Montblanc : The patented dance of nights and days

Nicolas Rieussec Rising Hour Chronograph
Case : steel, 18K red gold or 950 platinum (limited series), sapphire crystal back Diameter : 43mm Movement : mechanical self-winding (Calibre MB R2220, 72h power reserve), 343 parts, 2 barrels, column wheel and vertical coupling-clutch, circular-grained and rhodiumed bridges and plates Functions : hours, minutes, seconds, date, day/night, chronograph, power reserve display on the back Dial : silver-toned, barleycorn guilloché motif Water resistance : 30m Strap : brown (or black)  alligator leather with triple folding clasp in 18K red gold (or steel or platinum) Limited series : 22-piece platinum version

For the first time, GMT is devoting its cover to a Montblanc timepiece. First launched in 2008, the Nicolas Rieussec chronograph collection pays tribute to the inventor of the “inking chronograph” patented in 1821. This year, the now immediately identifiable line welcomes the Nicolas Rieussec Rising Hour Chronograph, of which the new day/night mechanism is also patented. Available in boutiques by the time this magazine is published, this single-pusher chronograph with a self-winding in-house movement is also one of the watches selected in the Men’s watch category of the 2013 Geneva Watchmaking Grand Prix. While its digital hours indication by means of a small triangular index remains true to the classic models, this new version is distinguished by the change of colour of the hours scale according to the time of day. The 6 o’clock numeral thus appears in a pale blue tone on the left and a black shade on the right at 6 am, in order to symbolise the end of the night and the dawn of a new day, whereas at 6 pm the black colour on the left indicates that the day is drawing to a close, while the blue-tinted night hours are preparing to enter the dance. This patented system is based on two rotating discs positioned one on top of the other (one with the numerals and the other with pale blue and black segments) linked to two cams and controlled by a Maltese cross mechanism. Their profile is shaped to ensure that the discs remain motionless between 9 am and 3 pm and between 9 pm and 3 am. The meshing process begins at 3 am and 3 pm, causing the day/night disc to accelerate until the two teeth on either side engage between 4.30 am and 7 am, and from 4.30 pm to 7 pm. All of which does much to explain why this model is aptly named Rising Hours! On the four dial discs highlighted by a barleycorn guilloché pattern, the owner of this timepiece can easily keep track of the time measured (on 60-second and 30-minute counters), the day of the week (at 9 o’clock) and the date (at 3 o’clock). The chronograph is activated in a user-friendly manner by a pusher at 8 o’clock, while the power-reserve is displayed on the back of the steel, gold and platinum case, along with circular-grained and rhodiumed bridges and plates adorned with a Côtes de Genève motif. The Montblanc watchmakers can legitimately lay claim to have reached new peaks of achievement.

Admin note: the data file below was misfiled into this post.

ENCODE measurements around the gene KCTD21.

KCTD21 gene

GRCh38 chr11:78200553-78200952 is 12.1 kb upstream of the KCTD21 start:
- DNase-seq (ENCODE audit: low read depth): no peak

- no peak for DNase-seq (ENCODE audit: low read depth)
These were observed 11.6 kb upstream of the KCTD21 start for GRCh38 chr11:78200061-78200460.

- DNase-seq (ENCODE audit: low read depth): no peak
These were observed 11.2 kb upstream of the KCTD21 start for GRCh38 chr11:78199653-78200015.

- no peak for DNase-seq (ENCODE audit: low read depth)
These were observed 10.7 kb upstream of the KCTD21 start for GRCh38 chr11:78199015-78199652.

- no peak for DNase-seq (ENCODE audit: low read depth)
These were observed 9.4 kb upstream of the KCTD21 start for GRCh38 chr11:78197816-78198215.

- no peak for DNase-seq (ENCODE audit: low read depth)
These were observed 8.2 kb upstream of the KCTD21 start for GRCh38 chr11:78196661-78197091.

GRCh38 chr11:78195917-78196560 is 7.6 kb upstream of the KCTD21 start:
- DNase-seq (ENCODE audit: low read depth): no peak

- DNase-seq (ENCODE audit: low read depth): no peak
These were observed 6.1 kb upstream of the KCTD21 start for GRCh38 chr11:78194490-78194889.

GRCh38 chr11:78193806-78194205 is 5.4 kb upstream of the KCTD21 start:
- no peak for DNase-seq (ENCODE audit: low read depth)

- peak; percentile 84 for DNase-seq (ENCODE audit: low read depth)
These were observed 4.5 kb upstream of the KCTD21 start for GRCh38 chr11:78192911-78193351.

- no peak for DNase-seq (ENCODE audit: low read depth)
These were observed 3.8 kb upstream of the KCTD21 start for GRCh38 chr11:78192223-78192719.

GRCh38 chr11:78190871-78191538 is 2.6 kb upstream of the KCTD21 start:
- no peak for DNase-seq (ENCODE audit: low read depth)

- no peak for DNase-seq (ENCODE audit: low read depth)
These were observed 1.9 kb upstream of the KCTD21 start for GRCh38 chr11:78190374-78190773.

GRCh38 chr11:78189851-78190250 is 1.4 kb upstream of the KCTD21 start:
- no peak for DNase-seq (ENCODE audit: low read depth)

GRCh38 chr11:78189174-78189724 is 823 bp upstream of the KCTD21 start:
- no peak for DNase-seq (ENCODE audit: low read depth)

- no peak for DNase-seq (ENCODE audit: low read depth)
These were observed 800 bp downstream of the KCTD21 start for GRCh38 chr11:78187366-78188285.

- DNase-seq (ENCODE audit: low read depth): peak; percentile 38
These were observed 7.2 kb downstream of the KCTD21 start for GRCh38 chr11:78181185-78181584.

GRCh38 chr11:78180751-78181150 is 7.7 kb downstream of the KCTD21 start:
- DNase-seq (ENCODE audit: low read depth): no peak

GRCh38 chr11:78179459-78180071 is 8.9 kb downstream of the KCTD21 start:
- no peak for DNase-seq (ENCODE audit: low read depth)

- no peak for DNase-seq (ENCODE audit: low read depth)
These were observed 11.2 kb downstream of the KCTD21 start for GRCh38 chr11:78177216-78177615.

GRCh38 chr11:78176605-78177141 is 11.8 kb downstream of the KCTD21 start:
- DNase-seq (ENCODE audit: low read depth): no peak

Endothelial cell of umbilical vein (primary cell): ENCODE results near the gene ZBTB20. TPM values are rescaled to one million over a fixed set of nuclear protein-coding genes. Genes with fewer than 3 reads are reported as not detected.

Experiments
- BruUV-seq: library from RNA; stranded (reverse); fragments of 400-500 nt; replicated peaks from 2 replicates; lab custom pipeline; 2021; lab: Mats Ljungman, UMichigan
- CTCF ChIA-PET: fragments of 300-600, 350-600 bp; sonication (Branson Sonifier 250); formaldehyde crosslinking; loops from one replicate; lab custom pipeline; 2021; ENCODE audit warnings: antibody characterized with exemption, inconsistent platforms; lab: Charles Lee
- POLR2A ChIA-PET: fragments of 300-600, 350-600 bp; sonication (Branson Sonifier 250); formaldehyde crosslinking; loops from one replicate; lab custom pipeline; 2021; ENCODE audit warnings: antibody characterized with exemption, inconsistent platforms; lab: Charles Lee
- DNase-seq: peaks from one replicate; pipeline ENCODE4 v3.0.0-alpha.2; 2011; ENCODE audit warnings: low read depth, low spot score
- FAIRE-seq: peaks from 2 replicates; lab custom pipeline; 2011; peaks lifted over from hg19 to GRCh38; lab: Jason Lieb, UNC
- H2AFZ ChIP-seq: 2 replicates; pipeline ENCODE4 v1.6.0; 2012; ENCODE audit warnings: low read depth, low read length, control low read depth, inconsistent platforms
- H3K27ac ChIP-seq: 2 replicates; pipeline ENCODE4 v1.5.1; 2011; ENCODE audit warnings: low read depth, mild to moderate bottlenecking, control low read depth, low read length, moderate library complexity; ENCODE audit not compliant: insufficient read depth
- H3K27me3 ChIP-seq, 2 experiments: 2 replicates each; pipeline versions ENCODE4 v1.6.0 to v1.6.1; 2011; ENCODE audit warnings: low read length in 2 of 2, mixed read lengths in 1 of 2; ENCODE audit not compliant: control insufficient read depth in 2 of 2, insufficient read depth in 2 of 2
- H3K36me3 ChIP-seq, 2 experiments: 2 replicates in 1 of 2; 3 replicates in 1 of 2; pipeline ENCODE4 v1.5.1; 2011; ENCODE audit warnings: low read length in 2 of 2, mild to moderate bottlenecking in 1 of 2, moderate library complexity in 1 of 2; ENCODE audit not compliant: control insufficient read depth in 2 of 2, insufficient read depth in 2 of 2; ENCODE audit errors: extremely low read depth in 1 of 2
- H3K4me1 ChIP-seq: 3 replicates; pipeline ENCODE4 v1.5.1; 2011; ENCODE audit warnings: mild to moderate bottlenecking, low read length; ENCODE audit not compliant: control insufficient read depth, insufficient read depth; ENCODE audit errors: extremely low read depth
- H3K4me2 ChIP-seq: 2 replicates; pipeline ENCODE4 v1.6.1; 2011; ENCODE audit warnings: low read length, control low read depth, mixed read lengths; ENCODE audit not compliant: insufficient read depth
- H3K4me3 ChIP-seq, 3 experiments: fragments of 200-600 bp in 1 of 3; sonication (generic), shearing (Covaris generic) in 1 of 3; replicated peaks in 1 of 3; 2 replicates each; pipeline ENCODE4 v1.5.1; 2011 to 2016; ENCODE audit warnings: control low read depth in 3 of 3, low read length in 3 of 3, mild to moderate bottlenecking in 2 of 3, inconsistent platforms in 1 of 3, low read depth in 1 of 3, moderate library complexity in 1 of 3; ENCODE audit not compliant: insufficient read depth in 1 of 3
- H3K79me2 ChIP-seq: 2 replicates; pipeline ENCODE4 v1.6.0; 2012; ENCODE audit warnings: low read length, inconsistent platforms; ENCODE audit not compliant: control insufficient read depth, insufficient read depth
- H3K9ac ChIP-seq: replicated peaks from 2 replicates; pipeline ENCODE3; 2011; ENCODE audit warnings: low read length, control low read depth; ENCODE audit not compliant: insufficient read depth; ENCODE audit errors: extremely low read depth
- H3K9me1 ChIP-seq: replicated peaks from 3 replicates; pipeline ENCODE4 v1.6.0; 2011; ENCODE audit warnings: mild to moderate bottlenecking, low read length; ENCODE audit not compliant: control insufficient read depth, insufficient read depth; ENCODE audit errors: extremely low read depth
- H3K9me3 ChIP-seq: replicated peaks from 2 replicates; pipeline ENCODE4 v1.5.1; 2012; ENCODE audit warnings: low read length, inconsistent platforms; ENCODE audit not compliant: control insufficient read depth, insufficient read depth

Brice Lechevalier is editor-in-chief of GMT and Skippers, which he co-founded in 2000 and 2001 respectively. He has also been CEO of WorldTempus since it joined the GMT Publishing stable, of which he is director and joint shareholder. In 2012 he created the Geneva Watch Tour, and he has been an advisor to the Grand Prix d’Horlogerie de Genève since 2011. Also closely involved in sailing, he has published the magazine of the Société Nautique de Genève since 2003, and was one of the founders of the SUI Sailing Awards in 2009 and the Concours d’Elégance for motor boats at the Cannes Yachting Festival in 2015.

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